It's been a hard past few months for Sirius XM Radio (NASDAQ: SIRI ) investors. The stock is trading at levels last seen in June, and the shares have surrendered nearly a quarter of their value since peaking late last year.
It's not just bulls having a change of heart. Bears are getting hungrier. There were 224.2 million shares of Sirius XM sold short as of mid-March. It's the stock's highest short interest of 2014. This doesn't mean that 224.2 million is a high number for the satellite radio provider. We have to put this seemingly large number in its proper perspective. Short interest peaked 13 months ago with 414 million shares betting against Sirius XM. In fact, short interest was higher than 224.2 million in each of the 24 reporting periods of 2013. However, short interest bottomed out just below 185 million shares a month earlier. The bears are starting to come back, and it wouldn't be a surprise to see the naysayers growing in number by the time we get Sirius XM's metrics for the end of March in a couple of weeks.
One reason why bearish activity likely increased during the latter half of March is that the stock has fallen 8% since its mid-March reading. Speculators see Sirius XM shares heading lower and assume that the trend will continue. A bigger reason to wager on more shorts is that Liberty Media (NASDAQ: LMCA ) is no longer trying to publicly acquire the company.
Majority stakeholder Liberty Media had a buyout offer on the table from Jan. 3 to March 13 of this year. Most investors felt that it wasn't offering enough of a premium in a transaction that would saddle them with slower-growing properties in a new Liberty Media classing stock. Liberty Media chose to pull the deal instead of sweetening its offer. Liberty Media's decision will give Sirius XM more upside if investors get back on track, but it also eliminates the floor. Downside is no longer limited to Liberty Media's weak takeover offer.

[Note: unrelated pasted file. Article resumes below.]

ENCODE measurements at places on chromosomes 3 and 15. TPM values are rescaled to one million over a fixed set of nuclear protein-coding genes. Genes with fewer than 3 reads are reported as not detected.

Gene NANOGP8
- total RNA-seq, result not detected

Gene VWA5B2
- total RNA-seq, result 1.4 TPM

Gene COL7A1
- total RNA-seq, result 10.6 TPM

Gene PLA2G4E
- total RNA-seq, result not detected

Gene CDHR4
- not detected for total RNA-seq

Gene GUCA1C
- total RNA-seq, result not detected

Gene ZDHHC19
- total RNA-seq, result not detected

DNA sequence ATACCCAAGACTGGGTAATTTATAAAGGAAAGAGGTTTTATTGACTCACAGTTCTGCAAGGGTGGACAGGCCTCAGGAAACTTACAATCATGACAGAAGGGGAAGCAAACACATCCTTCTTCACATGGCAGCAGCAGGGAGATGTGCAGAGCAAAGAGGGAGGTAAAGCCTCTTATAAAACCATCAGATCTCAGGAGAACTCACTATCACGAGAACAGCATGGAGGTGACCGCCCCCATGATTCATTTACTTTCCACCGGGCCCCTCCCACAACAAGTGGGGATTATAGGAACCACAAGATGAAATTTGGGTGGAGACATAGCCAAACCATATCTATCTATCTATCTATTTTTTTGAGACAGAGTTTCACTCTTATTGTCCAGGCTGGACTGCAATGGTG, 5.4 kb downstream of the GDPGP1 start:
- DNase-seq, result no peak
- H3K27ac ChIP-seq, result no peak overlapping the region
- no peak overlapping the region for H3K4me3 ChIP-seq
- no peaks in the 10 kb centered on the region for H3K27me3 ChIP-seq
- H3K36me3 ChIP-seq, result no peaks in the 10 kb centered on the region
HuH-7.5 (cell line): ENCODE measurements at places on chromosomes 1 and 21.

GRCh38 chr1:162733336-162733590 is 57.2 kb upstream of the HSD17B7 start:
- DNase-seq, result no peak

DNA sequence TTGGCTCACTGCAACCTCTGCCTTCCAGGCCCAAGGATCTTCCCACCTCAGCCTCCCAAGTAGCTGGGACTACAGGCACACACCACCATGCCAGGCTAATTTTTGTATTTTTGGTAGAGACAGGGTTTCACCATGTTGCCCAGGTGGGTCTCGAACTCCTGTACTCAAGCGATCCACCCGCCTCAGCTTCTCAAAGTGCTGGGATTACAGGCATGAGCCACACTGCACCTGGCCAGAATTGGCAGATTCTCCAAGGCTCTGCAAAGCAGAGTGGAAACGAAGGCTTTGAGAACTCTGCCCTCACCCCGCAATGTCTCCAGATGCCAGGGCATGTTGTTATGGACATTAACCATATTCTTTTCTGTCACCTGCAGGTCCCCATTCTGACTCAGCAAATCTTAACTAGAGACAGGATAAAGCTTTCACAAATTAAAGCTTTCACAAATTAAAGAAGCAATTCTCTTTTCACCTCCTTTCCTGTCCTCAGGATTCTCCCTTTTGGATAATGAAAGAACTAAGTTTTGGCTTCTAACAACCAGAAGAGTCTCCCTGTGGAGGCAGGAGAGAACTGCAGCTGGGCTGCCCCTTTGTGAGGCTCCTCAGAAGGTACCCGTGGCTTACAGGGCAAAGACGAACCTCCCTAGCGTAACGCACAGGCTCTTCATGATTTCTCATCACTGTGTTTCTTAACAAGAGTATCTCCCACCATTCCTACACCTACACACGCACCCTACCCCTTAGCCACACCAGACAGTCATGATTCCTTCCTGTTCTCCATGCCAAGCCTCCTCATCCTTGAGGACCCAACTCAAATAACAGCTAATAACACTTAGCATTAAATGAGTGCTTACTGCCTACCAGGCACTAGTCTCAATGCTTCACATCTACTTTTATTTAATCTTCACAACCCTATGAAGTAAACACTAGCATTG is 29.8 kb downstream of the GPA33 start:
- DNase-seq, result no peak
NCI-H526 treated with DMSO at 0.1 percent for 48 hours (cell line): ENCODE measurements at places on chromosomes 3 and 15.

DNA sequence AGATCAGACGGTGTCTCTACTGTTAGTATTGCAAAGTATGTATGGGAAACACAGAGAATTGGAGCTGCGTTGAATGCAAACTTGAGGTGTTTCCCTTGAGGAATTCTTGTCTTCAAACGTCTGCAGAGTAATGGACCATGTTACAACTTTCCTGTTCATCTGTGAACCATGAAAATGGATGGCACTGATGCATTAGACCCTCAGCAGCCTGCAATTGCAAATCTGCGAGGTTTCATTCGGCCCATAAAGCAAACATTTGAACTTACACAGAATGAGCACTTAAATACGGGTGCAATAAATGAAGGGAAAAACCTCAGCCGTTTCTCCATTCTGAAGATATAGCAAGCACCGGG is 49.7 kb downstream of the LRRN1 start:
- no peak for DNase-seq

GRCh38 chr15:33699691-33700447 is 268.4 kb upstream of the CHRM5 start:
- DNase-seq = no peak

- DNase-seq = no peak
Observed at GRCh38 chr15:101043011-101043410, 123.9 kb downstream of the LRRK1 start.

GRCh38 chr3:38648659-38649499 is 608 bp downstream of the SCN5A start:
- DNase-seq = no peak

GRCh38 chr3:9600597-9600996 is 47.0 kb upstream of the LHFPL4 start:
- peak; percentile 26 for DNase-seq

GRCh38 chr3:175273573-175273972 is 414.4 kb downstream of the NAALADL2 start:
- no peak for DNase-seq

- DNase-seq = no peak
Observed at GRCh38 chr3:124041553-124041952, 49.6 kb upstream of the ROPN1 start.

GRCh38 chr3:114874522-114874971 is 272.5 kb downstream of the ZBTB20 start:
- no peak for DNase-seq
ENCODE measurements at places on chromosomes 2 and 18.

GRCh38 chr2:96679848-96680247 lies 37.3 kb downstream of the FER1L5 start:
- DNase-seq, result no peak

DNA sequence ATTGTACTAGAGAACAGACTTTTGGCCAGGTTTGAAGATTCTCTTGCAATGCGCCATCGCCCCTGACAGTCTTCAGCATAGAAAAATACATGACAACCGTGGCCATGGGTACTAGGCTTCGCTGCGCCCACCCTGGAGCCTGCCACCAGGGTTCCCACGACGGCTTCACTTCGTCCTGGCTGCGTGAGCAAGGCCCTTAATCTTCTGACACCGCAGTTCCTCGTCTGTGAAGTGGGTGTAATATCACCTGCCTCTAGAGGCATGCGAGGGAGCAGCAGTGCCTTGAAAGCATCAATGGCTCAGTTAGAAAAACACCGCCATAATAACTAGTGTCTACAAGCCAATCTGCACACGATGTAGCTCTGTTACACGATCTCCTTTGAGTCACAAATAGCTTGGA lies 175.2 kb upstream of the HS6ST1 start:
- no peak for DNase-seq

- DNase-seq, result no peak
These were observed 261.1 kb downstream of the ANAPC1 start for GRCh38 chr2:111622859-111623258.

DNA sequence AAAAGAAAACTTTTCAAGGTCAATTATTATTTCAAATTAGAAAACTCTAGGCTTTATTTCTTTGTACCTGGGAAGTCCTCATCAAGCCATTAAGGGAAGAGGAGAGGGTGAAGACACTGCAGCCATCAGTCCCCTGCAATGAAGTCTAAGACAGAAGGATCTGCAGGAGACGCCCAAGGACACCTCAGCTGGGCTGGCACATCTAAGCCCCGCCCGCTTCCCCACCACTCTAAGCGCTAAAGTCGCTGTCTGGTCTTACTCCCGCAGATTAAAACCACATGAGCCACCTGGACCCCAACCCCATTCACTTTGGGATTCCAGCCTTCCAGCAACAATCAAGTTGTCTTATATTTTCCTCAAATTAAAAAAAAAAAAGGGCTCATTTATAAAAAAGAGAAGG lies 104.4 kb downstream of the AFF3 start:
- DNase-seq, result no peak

This doesn't mean that the bears are right. If anything, history has been on the side of the bulls since the stock bottomed out at $0.05 five years ago. Sirius XM sees healthy growth in subscribers, revenue, and free cash flow in 2014, and an encouraging first-quarter report in a few weeks could send the mounting bears scrambling for cover again.
We also can't assume that Liberty Media's done here. The capped floor and ceiling may be gone, but it's certainly possible for Liberty Media to revisit its takeover plans if the stock falls far enough where it would be greeted as a suitor at a reasonable premium.
Investors will naturally be hoping that Sirius XM can dig itself out of its own hole here. Despite the growing number of audio entertainment alternatives available in the connected car, Sirius XM continues to pad its count of self-pay subscribers with every passing quarter.
Things may not look pretty for Sirius XM at the moment, but they're not as bad as the share price downticks and uptick in shorts seem to suggest.
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